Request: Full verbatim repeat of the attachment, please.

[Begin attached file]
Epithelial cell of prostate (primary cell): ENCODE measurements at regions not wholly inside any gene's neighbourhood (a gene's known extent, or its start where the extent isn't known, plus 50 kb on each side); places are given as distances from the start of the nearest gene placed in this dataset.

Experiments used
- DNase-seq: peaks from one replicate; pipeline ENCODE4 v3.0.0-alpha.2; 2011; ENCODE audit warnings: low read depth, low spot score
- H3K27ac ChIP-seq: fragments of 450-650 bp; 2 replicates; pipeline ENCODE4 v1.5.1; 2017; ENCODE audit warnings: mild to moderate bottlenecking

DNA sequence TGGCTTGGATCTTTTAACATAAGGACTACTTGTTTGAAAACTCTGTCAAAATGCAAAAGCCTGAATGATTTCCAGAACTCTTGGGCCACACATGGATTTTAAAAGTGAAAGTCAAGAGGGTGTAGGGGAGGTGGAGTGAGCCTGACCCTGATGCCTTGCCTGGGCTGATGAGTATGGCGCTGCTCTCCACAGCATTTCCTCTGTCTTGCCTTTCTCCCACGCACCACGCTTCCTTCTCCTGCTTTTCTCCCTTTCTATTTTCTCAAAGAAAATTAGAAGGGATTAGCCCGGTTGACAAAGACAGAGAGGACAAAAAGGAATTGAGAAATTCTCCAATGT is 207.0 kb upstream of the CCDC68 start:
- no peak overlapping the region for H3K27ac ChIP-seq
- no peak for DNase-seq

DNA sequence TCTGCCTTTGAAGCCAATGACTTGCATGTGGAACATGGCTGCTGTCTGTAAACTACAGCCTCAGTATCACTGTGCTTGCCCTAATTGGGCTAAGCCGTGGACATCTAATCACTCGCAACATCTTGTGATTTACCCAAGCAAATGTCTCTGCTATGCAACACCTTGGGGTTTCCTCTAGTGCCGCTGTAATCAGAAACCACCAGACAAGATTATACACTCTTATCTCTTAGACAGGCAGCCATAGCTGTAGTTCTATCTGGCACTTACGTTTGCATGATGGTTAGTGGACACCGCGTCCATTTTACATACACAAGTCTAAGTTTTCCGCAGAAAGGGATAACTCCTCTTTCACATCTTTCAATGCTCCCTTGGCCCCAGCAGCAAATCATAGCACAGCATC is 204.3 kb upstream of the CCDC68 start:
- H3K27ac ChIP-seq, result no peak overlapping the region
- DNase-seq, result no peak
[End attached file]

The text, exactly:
Epithelial cell of prostate (primary cell): ENCODE measurements at regions not wholly inside any gene's neighbourhood (a gene's known extent, or its start where the extent isn't known, plus 50 kb on each side); places are given as distances from the start of the nearest gene placed in this dataset.

Experiments used
- DNase-seq: peaks from one replicate; pipeline ENCODE4 v3.0.0-alpha.2; 2011; ENCODE audit warnings: low read depth, low spot score
- H3K27ac ChIP-seq: fragments of 450-650 bp; 2 replicates; pipeline ENCODE4 v1.5.1; 2017; ENCODE audit warnings: mild to moderate bottlenecking

DNA sequence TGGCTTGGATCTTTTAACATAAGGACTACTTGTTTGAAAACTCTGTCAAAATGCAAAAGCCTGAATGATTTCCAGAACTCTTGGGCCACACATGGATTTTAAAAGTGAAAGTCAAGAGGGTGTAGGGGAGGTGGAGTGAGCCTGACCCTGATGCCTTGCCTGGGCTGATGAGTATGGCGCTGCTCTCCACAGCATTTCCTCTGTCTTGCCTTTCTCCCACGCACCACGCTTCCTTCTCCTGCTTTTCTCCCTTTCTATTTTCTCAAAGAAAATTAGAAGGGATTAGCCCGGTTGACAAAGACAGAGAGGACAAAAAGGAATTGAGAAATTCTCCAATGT is 207.0 kb upstream of the CCDC68 start:
- no peak overlapping the region for H3K27ac ChIP-seq
- no peak for DNase-seq

DNA sequence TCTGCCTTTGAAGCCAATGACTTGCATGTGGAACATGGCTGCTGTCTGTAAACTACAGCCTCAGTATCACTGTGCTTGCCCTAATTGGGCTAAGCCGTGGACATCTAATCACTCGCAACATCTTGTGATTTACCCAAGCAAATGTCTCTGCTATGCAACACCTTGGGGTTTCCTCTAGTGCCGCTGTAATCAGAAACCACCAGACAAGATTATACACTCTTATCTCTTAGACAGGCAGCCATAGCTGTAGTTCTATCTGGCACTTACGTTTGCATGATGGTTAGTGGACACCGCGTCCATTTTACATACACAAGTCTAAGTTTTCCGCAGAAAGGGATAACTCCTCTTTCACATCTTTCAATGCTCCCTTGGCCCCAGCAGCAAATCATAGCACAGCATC is 204.3 kb upstream of the CCDC68 start:
- H3K27ac ChIP-seq, result no peak overlapping the region
- DNase-seq, result no peak